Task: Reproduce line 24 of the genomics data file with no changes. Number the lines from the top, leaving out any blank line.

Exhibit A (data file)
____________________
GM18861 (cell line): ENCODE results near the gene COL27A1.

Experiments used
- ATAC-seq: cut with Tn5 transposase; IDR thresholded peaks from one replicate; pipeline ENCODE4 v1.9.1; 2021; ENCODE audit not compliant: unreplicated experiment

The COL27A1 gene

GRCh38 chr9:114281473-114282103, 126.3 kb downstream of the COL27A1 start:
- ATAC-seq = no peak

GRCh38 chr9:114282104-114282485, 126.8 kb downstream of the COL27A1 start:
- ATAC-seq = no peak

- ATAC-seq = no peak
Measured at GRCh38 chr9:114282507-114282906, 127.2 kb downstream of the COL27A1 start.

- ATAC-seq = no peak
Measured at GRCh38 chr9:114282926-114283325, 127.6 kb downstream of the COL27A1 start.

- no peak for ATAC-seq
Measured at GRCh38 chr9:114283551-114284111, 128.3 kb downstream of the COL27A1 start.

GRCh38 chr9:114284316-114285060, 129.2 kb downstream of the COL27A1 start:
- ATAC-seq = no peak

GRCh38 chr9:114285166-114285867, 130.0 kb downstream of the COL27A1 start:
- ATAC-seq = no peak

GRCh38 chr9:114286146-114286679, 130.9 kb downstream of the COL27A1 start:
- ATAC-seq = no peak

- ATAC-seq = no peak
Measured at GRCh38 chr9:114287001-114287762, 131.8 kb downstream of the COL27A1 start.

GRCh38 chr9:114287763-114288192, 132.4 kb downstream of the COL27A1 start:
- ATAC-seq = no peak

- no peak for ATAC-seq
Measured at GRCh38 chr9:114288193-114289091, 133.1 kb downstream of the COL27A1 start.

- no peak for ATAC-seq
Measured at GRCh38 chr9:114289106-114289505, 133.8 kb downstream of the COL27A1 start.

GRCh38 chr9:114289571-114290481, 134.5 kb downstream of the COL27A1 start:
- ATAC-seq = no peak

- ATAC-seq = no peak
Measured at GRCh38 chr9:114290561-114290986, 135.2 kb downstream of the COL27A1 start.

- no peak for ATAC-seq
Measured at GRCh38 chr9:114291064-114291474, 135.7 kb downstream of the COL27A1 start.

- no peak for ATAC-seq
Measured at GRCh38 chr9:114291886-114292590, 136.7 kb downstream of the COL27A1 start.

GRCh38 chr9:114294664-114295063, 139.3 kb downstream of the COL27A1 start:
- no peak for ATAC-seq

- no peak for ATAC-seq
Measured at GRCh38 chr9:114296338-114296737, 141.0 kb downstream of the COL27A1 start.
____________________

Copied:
- ATAC-seq = no peak